Kirimli | Crimean (2014) |

April 26th, 2015
Author: Meredith Taylor

Director: Burak Arliel

Writers: Atilla Unsal, Nil Unsal, Gulec, Cengiz Dagici (novel)

Cast: Murat Yildirm, Bulent Alkis, Ali Barkin, Selma Ergec, Suavi Eren, Baki Davrak Burc Kumbetlioglu, Joshy Peters

114min   War Drama     Turkish with Subtitles

A tale of suffering by Crimean Turks during WWII is expertly-crafted but derailed by an 0ver-elevated and unconvincing narrative.  

Burak Ariel’s first film The Turkish Passport, told how Turkish Jews were saved from the clutches of the Nazis by diplomats during WWII. In CRIMEANTurkish Crimean patriots, captured by the Nazis, are given the chance to liberate their homeland from occupying Russian forces, on condition that they fight alongside the Germans.

Loosely based on Crimean writer Cengiz Dagici’s novel, ‘Kurkunc Yillar’, this fractured narrative stars popular Turkish actor Murat Yildirim as heroic Lieutenant Sadik Turan whose tale unfolds on various battlefields as he deftly shifts sides in a bid to defend Crimea, his compatriots, and the woman he loves.

We first meet our hero in the early 1920s when Russian soldiers burst into his Crimean primary school marking the start of the Soviet regime in the region. Although Sadik protests “You will never take our freedom” the soldiers ignore the teenager in the first of many lucky escapes. Jumping forward twenty years, Sadik is dapperly clad in Nazi uniform aboard a train travelling through Poland. Seated opposite him is a Polish woman, Maria Kosecki (Selma Ergec), who is pretending to be German. In fluent Turkish (she lived in Istanbul for several years) she questions Sadik about his uniform and the two fall into easy conversation amid flashing eyes and light-hearded flirting, marking the start of an enduring love affair that strangely fails to move anyone but themselves.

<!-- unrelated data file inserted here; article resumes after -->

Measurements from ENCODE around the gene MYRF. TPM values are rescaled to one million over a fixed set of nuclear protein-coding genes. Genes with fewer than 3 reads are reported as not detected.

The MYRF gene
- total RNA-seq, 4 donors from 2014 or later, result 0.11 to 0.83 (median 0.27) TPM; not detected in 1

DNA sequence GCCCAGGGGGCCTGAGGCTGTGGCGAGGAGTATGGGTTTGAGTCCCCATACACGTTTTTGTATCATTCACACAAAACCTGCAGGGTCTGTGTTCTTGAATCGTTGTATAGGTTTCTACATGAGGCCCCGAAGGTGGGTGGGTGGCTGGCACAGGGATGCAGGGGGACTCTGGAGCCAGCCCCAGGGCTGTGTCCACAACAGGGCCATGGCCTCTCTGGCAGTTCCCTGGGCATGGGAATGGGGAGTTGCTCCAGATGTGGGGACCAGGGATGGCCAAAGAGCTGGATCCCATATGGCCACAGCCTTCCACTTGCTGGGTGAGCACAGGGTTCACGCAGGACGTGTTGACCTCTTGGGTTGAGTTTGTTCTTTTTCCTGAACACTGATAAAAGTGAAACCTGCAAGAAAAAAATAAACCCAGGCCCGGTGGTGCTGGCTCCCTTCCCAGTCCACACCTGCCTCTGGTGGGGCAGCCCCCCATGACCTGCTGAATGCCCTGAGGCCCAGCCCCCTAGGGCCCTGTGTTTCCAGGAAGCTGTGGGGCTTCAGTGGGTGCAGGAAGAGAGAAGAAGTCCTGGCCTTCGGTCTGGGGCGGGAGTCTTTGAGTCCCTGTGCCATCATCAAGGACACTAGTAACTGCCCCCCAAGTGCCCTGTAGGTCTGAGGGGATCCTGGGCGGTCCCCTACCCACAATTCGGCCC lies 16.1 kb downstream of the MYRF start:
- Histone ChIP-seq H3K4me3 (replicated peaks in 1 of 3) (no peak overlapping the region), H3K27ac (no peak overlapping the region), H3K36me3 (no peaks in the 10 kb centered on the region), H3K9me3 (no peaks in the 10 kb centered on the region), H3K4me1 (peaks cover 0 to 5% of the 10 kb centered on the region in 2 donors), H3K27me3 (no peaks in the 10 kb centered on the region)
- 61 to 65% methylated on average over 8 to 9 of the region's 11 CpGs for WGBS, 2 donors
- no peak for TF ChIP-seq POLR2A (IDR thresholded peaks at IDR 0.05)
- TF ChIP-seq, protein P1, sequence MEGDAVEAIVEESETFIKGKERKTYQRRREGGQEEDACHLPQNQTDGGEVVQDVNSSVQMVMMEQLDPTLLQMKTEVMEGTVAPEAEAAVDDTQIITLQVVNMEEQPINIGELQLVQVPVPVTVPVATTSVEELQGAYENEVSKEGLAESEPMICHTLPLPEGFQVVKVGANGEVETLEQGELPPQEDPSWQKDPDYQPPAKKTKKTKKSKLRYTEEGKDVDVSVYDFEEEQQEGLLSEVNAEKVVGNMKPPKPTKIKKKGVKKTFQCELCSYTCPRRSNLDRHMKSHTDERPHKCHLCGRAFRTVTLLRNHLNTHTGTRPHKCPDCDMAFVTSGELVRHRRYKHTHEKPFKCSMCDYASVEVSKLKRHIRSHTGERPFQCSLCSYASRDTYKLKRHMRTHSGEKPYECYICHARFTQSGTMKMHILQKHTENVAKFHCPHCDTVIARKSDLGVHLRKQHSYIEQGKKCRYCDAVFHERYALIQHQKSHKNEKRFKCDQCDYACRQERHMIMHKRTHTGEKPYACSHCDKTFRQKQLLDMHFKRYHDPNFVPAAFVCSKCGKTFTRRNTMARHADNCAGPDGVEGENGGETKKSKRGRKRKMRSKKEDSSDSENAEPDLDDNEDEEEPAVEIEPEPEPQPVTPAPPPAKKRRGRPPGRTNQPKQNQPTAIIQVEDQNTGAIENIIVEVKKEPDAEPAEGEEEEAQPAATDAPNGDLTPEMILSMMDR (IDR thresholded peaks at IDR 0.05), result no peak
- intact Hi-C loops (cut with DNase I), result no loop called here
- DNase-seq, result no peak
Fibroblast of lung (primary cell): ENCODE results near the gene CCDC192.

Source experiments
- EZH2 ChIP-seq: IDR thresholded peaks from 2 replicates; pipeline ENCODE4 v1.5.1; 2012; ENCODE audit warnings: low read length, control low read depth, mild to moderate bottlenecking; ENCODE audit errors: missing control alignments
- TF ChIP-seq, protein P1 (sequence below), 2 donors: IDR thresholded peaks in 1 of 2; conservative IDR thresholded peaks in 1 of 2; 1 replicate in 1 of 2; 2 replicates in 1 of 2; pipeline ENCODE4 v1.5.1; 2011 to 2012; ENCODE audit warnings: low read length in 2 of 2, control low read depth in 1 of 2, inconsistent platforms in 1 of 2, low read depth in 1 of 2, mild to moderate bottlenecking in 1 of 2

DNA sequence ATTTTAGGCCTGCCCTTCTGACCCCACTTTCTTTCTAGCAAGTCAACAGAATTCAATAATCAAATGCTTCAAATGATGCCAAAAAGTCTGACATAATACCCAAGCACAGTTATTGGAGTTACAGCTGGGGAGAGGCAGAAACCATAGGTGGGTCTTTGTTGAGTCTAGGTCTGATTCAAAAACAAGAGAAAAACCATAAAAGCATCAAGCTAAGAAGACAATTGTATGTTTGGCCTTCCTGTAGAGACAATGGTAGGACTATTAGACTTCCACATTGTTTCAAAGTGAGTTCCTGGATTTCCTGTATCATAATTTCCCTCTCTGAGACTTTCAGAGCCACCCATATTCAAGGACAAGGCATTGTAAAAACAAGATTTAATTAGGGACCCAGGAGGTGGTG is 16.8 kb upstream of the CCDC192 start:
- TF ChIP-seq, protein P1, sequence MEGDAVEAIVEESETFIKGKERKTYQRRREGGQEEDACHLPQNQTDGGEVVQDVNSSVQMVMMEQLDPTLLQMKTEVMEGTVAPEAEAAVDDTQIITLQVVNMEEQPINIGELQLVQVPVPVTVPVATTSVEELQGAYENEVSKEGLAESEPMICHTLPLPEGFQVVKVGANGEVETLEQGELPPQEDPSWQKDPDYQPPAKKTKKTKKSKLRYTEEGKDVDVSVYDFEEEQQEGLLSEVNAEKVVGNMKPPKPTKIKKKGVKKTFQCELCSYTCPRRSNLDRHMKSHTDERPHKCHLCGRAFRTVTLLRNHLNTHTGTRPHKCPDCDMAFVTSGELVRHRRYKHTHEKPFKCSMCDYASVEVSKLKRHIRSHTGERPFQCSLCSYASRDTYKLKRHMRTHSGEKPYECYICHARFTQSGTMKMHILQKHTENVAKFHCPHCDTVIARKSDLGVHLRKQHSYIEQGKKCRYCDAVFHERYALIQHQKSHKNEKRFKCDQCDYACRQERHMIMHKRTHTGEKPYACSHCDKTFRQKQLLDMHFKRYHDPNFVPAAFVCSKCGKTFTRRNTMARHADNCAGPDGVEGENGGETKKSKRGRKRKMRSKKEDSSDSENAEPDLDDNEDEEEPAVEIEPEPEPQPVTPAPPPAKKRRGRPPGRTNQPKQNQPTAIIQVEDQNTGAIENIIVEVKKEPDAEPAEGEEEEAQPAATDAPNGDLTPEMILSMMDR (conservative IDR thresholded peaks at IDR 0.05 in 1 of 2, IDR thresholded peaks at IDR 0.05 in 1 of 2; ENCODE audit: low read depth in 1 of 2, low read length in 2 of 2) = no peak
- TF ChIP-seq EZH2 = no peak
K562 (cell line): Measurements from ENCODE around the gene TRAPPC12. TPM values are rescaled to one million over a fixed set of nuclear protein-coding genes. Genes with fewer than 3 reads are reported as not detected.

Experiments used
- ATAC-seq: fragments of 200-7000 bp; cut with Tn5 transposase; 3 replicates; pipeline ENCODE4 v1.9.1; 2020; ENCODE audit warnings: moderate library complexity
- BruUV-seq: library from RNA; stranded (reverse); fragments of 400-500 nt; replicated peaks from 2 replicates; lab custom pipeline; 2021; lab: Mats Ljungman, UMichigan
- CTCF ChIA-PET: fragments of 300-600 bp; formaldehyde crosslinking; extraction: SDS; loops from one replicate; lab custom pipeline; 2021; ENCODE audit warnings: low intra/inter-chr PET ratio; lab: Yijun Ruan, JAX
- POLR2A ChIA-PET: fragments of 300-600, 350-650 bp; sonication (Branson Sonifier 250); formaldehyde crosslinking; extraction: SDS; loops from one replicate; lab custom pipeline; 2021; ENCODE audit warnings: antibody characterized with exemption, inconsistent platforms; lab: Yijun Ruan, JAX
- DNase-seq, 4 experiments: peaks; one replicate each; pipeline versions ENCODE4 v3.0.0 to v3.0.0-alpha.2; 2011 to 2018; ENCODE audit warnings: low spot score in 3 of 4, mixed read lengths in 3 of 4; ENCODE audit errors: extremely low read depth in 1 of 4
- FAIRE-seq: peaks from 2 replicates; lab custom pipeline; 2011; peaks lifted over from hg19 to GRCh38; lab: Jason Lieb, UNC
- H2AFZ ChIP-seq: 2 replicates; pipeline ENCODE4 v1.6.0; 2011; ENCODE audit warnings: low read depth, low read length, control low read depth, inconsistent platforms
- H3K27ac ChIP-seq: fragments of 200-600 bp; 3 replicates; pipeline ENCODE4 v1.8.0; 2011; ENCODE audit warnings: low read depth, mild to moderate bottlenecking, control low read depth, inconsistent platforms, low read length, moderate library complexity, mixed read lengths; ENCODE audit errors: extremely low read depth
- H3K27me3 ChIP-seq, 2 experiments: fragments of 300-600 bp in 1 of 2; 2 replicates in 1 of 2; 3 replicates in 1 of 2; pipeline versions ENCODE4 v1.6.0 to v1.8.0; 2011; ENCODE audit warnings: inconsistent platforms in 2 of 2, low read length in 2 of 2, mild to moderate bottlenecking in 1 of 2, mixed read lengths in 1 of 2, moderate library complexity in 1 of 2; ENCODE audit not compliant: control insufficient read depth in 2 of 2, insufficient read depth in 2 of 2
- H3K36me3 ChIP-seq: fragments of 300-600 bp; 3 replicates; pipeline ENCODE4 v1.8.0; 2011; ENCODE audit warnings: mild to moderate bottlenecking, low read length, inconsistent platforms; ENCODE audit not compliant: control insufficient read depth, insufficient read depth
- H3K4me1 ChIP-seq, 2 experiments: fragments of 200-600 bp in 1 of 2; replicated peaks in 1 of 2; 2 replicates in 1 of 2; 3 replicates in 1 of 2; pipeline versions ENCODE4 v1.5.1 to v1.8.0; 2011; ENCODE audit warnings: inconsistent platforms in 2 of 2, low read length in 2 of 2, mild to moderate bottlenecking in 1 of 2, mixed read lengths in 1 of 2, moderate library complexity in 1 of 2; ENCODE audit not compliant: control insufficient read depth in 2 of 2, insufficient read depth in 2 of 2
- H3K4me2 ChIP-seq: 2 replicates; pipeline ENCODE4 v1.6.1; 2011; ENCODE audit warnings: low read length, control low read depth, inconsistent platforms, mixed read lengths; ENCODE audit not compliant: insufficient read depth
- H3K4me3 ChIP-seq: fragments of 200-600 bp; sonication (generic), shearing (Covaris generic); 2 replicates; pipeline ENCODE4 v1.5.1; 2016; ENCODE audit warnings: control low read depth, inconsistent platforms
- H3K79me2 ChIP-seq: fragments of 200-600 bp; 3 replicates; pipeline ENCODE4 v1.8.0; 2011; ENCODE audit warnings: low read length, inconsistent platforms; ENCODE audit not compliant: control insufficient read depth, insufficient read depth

As the narrative jumps backwards and forwards, we see Sadik in various acts of derring-do. Fighting with the Soviets against the Nazis, he is then captured and imprisoned in a camp where Herr Lieutenant Bauer (Baki Davrak with strangely-dyed hair) holds sway, looking like a nasty German version of Toby Jones. Amid the daily round of torture and atrocities, Sadik hatches an escape plan with his fellow-inmate Mustafa (Bulent Alkis) where, switching sides, he takes on a Nazi guise. The only problem with Sadik, as portrayed in Arliel’s heroic treatment, is his authenticity as a living, breathing man: Throughout all this strife and mental turmoil, he constantly emerges unflustered and unruffled, a suave and chivalrous Crimean hero and yet somehow an unconvincing person. Maria too, is rather a one-dimensional character; appearing initially as if she wouldn’t say boo to a goose and latterly as a modern day Boudicea. Both these characters are sadly underwritten, making their plight and relationship completely unaffecting, despite quite decent performances. Sadik will next meet Maria, a year later in Poland where she is fighting for the resistance movement. Together, they hatch a plan to overthrow the local German occupying force and after taking their romance a stage further, by spending a night together,  it all ends in tears amidst the sacrifice of a melodramatic meltdown.

Clearly, Arliel was looking to make a rousing and heroic epic to satisfy his Turkish Crimean fans but despite Feza Caldiran’s magnificent cinematography, some remarkable set-pieces on the battlefield and the casting of two of Turkey’s biggest screen stars, the narrative fails to do battle with the deeply complex moral, ethnic and psychological aspects of this wartime saga, making the only tragedy here one of missed opportunity. Turkish audiences will delight however at seeing Murat Kildirim in fine form. MT


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